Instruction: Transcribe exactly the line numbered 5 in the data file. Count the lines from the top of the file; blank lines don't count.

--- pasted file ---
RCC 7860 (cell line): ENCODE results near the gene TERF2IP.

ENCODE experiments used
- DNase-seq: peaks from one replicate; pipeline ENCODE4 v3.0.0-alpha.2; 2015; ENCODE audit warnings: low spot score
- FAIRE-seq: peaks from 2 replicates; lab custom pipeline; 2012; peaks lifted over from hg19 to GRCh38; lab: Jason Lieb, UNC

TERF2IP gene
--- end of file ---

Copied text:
TERF2IP gene